Running is a balance of stress and rest. The harder you work, the more rest you need. Rest allows your body to recover. When you recover, you can handle higher bouts of concentrated stress. As you adapt, you can handle faster paces, higher mileage, and bigger workouts – and get sustainably faster in the process. Without appropriate recovery, your body breaks down, leading to overtraining, performance plateaus, burnout, and overuse injuries.
Rest days allow you to handle a higher training load than if you ran daily. Likewise, cutback weeks allow your body to recover and adapt to training.
In his book Peak Performance, Steve Magness argues “If we never take easy periods, we are never able to go full throttle and hard periods end up being not that hard at all….we are recommending that you strategically insert longer periods of rest to follow long periods of stress.”
Rest days provide recovery on a micro (weekly scale). Recovery blocks and weeks off do so on a macro scale. To fully benefit, you also need something in between – which is where cutback weeks come in.
What are Cutback Weeks?
Cutback weeks are deliberate reductions in training load (volume and intensity). They occur at regular intervals in your training plan. The purpose is to allow your body to recover from hard training and adapt to the training load. Whether you are focused on upcoming races or long-term progress, strategic cutback weeks help you achieve your goals.
How Often Should You Take a Cutback Week?
Several variables factor into the frequency of a cutback week. Broadly speaking, you take a cutback week following every two to four weeks of hard training – but let’s look more into what variables determine the frequency.
Injury history and risk are the biggest factors. Generally, injury-prone runners should take more frequent cutback weeks. Runners preparing for a new distance (such as their first marathon) or experimenting with higher mileage or intensity should also incorporate them frequently into their training. Runners who train at high volume and high intensity may also opt for frequent reductions.
Your training phase also determines how frequently you take a cutback week. Anytime you deliberately increase training stress, such as increasing mileage or training for a race, you want to reduce training load after every 2-4 weeks of hard training. If you are focused on maintaining fitness between races, you can do cutback weeks less frequently – about everything 3-6 weeks. The off-season already prioritizes recovery, so you do not need to incorporate scheduled cutback weeks.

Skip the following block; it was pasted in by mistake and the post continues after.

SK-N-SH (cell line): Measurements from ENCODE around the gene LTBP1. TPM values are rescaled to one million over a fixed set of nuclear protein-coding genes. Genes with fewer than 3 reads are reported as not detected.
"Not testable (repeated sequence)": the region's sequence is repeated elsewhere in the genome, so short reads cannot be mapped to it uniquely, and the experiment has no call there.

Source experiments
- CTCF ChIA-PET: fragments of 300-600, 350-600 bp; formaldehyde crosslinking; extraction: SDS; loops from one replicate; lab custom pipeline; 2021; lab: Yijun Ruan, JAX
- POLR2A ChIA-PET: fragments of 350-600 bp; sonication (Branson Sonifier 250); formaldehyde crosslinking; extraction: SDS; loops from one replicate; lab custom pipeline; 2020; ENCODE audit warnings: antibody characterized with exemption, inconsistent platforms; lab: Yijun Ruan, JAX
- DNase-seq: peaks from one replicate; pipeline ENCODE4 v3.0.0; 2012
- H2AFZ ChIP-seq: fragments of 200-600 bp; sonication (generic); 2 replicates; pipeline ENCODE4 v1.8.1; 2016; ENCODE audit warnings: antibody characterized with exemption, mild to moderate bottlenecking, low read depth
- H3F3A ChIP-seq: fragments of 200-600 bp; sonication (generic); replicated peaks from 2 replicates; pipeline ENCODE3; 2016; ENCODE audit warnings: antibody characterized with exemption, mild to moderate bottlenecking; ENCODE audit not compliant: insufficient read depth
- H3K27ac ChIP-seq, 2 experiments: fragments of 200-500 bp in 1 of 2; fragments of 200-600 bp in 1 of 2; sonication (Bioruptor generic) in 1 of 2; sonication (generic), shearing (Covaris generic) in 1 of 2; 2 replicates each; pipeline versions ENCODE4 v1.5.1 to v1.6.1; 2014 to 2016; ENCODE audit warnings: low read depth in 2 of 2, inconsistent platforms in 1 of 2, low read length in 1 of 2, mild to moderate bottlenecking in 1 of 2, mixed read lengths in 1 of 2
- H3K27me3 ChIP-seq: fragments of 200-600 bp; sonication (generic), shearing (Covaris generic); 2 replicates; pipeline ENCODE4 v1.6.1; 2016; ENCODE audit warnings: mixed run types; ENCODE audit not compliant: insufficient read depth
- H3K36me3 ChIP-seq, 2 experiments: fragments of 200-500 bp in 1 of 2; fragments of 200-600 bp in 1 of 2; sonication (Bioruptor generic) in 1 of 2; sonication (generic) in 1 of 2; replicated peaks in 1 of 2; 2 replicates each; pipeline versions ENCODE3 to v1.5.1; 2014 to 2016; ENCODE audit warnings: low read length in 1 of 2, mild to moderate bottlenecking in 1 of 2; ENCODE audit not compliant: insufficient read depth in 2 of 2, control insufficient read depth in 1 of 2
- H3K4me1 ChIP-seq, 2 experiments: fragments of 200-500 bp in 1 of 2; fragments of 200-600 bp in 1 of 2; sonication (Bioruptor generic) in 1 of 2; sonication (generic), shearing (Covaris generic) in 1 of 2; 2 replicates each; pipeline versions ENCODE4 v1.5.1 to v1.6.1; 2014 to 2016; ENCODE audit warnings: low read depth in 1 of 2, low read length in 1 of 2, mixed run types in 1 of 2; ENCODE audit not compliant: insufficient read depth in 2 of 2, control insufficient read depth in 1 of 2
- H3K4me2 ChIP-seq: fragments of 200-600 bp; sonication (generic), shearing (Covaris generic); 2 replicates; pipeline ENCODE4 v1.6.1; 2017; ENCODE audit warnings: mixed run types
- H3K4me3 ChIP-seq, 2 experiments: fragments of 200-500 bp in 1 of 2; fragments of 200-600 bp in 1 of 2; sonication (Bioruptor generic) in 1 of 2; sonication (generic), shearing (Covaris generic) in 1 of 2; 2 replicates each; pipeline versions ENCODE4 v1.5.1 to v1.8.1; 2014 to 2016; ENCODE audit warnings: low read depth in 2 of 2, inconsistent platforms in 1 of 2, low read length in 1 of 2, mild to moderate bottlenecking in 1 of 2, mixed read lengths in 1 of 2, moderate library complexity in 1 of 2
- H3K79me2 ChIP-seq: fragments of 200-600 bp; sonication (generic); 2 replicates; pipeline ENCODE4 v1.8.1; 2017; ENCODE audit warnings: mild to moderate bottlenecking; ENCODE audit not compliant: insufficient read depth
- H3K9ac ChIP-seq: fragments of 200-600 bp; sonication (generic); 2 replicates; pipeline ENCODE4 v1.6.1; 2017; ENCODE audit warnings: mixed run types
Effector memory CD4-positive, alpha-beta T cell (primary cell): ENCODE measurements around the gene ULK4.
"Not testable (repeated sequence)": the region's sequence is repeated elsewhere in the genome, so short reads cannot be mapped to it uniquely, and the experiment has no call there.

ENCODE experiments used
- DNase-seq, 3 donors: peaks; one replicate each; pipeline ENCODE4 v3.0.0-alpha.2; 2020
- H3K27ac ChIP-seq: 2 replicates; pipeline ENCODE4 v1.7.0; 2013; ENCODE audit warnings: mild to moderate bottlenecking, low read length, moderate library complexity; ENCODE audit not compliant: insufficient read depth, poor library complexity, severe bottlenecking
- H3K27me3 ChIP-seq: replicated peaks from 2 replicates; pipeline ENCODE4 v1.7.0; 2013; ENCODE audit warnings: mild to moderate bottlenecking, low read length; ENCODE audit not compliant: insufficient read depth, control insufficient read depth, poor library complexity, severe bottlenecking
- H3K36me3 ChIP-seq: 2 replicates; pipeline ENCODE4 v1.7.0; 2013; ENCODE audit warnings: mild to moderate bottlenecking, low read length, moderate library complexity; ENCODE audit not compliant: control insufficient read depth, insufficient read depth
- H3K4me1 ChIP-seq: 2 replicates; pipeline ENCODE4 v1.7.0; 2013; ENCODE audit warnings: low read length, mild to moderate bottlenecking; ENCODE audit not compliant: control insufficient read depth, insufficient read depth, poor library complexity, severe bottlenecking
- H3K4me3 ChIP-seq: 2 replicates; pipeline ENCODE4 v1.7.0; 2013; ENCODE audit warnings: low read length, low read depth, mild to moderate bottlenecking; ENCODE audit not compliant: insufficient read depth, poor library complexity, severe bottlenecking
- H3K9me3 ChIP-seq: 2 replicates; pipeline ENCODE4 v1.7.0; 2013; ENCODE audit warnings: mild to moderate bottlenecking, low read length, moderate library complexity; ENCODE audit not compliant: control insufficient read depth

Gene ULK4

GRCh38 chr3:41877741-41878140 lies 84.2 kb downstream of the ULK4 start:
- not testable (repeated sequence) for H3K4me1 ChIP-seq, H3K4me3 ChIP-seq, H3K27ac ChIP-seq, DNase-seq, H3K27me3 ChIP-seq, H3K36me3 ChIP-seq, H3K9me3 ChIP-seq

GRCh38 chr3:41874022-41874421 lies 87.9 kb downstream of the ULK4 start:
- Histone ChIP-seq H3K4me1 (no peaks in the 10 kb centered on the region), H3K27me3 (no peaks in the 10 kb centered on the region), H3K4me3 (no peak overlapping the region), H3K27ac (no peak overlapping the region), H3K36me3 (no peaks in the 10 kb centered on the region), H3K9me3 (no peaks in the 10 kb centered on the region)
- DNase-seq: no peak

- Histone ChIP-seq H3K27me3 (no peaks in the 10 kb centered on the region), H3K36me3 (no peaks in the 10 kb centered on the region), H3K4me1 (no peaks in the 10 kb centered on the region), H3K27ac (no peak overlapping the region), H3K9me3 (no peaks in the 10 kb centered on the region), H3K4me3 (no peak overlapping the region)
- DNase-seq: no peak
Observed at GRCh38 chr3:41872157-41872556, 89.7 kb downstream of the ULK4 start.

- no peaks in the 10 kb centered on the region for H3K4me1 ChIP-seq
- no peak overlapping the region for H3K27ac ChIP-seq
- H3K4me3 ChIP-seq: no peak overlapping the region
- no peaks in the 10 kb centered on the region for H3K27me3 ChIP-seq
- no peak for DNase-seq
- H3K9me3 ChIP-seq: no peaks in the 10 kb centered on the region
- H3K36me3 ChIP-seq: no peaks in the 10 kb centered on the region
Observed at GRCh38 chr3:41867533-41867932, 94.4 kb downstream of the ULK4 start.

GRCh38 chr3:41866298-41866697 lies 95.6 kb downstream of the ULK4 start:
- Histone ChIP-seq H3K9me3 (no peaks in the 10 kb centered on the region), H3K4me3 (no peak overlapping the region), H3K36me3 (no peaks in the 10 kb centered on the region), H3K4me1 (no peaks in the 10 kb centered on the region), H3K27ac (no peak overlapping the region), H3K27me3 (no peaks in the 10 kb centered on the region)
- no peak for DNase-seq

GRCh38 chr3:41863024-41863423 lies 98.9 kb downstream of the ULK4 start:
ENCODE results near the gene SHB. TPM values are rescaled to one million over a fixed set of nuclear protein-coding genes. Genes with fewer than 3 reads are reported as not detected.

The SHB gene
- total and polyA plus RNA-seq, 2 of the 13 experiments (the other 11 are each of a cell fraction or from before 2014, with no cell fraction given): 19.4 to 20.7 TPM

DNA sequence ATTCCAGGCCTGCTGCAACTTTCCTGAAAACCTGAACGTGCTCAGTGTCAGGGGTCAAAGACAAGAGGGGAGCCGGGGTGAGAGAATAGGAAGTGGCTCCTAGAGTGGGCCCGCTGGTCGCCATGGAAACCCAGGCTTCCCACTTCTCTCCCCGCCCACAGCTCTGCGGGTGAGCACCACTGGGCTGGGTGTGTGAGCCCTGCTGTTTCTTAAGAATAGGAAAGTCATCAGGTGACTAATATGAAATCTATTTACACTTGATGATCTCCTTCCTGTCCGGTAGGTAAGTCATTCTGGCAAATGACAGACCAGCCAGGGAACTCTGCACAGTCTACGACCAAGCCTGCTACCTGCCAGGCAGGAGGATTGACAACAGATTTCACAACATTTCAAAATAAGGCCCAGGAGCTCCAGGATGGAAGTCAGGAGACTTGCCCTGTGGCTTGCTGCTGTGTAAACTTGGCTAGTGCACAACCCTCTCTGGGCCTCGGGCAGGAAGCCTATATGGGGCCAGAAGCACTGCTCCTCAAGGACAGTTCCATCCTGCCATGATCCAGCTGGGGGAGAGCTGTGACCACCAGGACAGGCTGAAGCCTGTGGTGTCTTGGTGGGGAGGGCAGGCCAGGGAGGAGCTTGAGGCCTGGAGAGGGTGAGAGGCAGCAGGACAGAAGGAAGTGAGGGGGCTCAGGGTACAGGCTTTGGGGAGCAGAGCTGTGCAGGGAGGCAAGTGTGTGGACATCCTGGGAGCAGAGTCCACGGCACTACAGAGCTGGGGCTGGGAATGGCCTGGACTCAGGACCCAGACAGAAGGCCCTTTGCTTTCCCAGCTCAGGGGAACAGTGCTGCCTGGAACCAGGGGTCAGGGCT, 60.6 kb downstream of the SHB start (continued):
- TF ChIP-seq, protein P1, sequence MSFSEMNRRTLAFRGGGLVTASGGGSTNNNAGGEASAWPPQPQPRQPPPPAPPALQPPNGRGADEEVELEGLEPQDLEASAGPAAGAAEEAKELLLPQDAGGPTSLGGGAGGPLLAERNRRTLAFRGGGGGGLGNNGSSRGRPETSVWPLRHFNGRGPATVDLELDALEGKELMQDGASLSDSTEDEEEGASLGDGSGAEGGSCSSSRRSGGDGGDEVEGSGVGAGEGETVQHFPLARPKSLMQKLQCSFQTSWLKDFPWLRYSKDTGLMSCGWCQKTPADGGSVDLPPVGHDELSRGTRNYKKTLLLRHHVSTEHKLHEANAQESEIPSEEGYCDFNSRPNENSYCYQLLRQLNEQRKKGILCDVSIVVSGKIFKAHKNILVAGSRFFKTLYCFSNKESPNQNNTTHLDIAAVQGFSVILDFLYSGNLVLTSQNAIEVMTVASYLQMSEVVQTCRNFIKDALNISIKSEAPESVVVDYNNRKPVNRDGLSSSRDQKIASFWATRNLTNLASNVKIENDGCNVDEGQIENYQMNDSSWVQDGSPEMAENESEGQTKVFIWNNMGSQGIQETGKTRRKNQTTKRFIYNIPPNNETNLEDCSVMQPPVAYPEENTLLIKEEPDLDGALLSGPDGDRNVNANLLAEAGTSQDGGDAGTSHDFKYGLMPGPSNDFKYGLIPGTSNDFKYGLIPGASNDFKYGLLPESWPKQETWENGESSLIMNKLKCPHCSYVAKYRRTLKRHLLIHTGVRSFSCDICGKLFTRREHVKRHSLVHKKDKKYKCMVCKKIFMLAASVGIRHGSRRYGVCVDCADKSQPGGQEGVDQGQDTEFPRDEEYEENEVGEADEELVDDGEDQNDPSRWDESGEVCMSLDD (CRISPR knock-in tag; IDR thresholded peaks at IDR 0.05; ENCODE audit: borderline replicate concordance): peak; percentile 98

The longer your training cycle, the more often you should take cutback weeks. If you devote four or five months to training for a marathon, cutback weeks after 2-3 weeks of hard training will minimize mental burnout. If you prefer a shorter training cycle, you can go slightly longer and only cut back after every 3-4 weeks.
Finally, your mental state influences the frequency of cutback weeks. If you are prone to burnout, take frequent cutback weeks (one after every 2-3 weeks of hard training). If cutback weeks feel more disruptive than beneficial, schedule one less frequently (but still take them).
As with anything in running, it is always, always better to be slightly under-trained then overtrained. This principle applies to cutback weeks: you will benefit more from taking them slightly more often than from not taking them often enough.
How Much Do You Reduce Training Load?
A cutback week primarily reduces training volume (mileage). Most runners will reduce mileage by approximately 15-25%. This reduction is typically spread amongst most runs of the week. If you are in marathon or half marathon training, the long run may account for a significant chunk of the cutback.
Intensity is a secondary factor in training load. Intensity is a stress just as much as volume. However, treatment of intensity during a cutback week varies more than the approach to reducing mileage.
Some runners will feel flat without too much reduction. For these runners, the intensity will reduce proportionally with the mileage. For example, if you run 40 miles with a 5-mile tempo run, your cutback week will likely include 30-33 miles of running and a 4 mile tempo.
Other runners (often injury-prone) will benefit from a greater reduction in intensity. Some runners may even skip a quality workout during these weeks, especially in base building or early on in a training cycle.
Implementing Cutback Weeks into Your Training
Your exact approach will vary based on your training phase, schedule, injury risk, and even experience. Your training adapts over time, so how you structured cutback weeks three years ago may not presently work. Observe how you feel throughout the training cycle and on race day and use that information to assess the efficacy of your approach.
Cutback weeks should be strategic and serve the overall goal of your training. You may find you want to adapt the exact timing of your cutback weeks based on practical measures. This approach may mean you occasionally take a cutback week sooner than normal, and that is okay. For example, reducing mileage and intensity ideal after a tune-up race. Female runners may choose to time cutback weeks around their menstrual cycle if they notice hormone fluctuations or period-related pain affect their training. If you are taking a vacation, use that as a cutback week so you can fully enjoy your trip and not worry about a big tempo workout or 20 mile long run.
It is normal to feel sluggish or antsy at the start of a cutback week. Your body is using the extra rest as an opportunity to recover and adapt, and that process does not always render you feeling your freshest. By the start of the next week, however, you should feel refreshed and ready to tackle your training again.
How often do you take cutback weeks?
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